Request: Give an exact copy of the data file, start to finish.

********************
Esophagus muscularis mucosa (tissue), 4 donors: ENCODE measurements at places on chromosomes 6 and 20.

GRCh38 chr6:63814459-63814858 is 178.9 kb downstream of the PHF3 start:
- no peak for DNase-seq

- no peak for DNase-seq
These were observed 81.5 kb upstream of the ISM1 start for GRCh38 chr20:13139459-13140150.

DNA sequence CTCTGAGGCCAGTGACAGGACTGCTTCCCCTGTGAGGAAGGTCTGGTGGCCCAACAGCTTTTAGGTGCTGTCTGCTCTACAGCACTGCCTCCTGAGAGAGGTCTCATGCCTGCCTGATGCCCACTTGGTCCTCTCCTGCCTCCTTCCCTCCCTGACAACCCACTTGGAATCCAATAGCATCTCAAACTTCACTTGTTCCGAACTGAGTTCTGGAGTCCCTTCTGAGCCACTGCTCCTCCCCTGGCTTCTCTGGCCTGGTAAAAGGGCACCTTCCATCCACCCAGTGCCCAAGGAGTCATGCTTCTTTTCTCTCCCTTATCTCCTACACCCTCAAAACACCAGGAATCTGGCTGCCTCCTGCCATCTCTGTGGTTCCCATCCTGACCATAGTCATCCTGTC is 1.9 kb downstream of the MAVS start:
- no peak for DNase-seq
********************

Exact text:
Esophagus muscularis mucosa (tissue), 4 donors: ENCODE measurements at places on chromosomes 6 and 20.

GRCh38 chr6:63814459-63814858 is 178.9 kb downstream of the PHF3 start:
- no peak for DNase-seq

- no peak for DNase-seq
These were observed 81.5 kb upstream of the ISM1 start for GRCh38 chr20:13139459-13140150.

DNA sequence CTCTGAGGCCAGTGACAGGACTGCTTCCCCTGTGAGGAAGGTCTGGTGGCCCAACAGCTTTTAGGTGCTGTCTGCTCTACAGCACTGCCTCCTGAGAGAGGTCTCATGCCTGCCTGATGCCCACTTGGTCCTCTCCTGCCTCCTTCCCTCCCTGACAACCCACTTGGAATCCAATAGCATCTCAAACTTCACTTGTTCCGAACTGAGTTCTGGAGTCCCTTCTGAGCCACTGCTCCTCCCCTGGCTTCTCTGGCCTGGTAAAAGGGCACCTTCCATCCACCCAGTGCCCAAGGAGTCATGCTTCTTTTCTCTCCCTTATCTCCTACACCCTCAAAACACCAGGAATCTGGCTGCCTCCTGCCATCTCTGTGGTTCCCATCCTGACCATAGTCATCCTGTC is 1.9 kb downstream of the MAVS start:
- no peak for DNase-seq